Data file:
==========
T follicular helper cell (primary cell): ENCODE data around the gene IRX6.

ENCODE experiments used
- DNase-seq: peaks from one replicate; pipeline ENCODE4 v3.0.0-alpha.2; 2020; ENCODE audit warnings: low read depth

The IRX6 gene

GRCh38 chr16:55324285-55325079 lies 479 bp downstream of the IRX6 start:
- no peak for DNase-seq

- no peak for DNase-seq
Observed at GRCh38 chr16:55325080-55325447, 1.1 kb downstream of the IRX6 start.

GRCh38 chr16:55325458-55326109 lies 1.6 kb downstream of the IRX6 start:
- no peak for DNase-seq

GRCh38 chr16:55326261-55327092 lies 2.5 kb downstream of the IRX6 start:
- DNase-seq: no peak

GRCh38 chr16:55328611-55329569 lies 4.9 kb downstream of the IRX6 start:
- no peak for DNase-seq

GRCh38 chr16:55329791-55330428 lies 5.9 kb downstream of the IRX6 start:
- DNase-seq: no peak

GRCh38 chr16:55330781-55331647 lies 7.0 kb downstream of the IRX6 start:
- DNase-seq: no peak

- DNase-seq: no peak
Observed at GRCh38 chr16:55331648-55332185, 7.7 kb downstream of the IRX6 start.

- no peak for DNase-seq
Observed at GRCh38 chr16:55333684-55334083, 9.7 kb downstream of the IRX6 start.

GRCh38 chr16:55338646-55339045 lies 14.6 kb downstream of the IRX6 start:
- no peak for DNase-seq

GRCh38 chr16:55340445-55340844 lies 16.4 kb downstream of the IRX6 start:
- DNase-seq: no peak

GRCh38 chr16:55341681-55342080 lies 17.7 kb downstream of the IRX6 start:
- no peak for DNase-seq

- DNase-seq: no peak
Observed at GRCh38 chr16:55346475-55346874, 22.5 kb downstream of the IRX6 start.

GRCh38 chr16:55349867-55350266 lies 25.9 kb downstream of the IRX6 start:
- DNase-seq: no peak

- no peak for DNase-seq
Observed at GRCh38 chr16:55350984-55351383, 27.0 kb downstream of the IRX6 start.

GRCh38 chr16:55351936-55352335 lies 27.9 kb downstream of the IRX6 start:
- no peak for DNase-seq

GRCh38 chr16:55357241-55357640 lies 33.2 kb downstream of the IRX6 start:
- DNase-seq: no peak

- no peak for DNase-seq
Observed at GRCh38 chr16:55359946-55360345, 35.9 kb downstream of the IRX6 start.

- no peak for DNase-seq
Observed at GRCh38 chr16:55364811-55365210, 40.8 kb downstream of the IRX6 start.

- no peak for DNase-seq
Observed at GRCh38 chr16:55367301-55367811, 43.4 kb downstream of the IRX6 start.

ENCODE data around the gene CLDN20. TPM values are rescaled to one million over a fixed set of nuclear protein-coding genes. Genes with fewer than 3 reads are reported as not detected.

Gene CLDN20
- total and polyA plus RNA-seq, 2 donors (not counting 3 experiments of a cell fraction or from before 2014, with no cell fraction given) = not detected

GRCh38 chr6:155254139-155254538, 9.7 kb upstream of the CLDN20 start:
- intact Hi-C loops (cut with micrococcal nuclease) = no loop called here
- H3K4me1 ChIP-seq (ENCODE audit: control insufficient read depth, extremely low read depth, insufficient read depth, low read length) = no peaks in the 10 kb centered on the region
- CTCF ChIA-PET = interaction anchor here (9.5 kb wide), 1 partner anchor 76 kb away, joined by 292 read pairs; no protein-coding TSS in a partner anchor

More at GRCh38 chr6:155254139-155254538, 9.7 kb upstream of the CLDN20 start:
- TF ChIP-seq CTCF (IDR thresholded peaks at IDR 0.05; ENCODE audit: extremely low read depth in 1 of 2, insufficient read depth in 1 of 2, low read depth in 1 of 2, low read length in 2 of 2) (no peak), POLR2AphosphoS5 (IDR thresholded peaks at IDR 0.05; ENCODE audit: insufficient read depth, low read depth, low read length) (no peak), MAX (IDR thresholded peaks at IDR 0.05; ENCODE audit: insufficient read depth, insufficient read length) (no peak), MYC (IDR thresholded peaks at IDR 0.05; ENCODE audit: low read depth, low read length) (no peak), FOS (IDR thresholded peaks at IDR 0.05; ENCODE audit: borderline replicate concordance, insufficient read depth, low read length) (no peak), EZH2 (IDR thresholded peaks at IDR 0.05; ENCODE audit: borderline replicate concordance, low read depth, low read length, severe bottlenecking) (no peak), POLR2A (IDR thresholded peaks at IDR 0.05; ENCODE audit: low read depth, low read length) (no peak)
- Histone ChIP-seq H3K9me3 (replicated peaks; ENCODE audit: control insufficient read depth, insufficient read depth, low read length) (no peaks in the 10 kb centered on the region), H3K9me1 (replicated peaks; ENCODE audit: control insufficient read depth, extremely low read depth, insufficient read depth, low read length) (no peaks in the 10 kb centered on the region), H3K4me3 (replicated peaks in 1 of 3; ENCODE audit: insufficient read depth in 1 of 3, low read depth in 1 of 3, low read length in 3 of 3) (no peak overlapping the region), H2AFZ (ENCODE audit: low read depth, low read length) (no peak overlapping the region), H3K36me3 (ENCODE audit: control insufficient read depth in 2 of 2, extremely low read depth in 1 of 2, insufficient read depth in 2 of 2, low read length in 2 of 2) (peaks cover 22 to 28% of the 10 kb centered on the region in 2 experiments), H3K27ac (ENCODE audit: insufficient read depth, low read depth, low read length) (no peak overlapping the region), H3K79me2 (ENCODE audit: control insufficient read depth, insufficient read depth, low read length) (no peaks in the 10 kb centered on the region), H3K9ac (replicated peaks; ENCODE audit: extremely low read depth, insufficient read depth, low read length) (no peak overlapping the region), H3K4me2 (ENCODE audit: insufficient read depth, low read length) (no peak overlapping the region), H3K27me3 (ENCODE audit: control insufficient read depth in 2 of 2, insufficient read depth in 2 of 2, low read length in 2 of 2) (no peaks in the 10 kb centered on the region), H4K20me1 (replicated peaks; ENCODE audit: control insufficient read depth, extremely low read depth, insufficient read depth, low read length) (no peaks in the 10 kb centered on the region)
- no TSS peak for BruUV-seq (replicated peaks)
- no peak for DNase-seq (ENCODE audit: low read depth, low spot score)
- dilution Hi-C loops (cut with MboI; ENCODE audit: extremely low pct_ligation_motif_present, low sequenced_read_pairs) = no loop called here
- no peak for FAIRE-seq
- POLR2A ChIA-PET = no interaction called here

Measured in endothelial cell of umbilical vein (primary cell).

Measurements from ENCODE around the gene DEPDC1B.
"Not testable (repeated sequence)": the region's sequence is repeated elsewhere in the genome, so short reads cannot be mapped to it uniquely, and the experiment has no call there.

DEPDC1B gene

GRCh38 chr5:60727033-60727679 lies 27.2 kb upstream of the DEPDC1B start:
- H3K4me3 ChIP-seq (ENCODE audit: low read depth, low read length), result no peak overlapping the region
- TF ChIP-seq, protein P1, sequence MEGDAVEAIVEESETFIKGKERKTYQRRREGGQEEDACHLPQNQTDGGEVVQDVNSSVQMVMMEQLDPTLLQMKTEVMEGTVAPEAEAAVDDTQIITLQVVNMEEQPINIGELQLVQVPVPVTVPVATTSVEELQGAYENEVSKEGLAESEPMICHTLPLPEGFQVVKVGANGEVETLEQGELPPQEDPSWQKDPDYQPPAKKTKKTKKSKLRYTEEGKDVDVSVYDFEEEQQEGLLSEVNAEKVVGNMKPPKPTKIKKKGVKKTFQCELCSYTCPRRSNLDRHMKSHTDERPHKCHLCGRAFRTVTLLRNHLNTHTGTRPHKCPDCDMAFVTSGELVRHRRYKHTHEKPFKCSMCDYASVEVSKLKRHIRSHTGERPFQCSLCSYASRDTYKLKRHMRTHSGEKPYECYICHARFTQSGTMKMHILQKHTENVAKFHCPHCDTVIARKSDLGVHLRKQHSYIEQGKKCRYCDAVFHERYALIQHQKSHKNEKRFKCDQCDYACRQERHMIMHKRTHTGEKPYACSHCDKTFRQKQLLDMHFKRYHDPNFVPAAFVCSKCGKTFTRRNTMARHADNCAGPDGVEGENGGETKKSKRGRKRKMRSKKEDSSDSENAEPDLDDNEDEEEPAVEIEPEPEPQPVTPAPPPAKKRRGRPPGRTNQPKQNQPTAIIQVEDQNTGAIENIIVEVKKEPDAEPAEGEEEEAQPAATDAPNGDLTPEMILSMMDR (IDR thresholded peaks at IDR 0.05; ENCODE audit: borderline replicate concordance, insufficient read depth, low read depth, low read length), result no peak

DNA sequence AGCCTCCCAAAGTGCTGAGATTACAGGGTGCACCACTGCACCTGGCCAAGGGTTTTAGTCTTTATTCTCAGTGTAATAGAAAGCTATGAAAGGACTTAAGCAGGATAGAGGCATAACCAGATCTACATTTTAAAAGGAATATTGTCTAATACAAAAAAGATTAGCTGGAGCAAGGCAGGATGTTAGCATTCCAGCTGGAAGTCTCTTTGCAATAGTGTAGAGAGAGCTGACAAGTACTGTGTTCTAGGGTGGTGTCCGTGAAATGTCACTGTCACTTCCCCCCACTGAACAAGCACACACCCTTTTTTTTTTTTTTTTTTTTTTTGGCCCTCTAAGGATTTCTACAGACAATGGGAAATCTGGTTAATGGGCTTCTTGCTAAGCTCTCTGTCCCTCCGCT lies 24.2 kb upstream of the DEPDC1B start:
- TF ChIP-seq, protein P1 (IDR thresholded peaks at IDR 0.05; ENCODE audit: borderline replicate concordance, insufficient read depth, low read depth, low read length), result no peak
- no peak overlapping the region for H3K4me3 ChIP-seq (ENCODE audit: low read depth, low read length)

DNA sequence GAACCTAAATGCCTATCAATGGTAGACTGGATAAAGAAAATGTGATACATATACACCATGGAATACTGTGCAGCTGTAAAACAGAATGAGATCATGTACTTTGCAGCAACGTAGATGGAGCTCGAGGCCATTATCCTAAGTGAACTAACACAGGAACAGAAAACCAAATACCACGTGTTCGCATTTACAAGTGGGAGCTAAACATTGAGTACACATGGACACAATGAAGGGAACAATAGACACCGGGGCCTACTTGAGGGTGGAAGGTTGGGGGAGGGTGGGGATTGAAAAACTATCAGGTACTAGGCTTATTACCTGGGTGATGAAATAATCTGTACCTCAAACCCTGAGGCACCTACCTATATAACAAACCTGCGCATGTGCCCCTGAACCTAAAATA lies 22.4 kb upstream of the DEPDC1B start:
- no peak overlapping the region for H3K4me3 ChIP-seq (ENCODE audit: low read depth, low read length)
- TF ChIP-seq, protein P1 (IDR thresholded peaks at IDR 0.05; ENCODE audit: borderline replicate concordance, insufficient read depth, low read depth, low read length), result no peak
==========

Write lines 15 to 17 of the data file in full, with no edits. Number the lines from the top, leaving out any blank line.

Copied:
GRCh38 chr16:55329791-55330428 lies 5.9 kb downstream of the IRX6 start:
- DNase-seq: no peak

GRCh38 chr16:55330781-55331647 lies 7.0 kb downstream of the IRX6 start: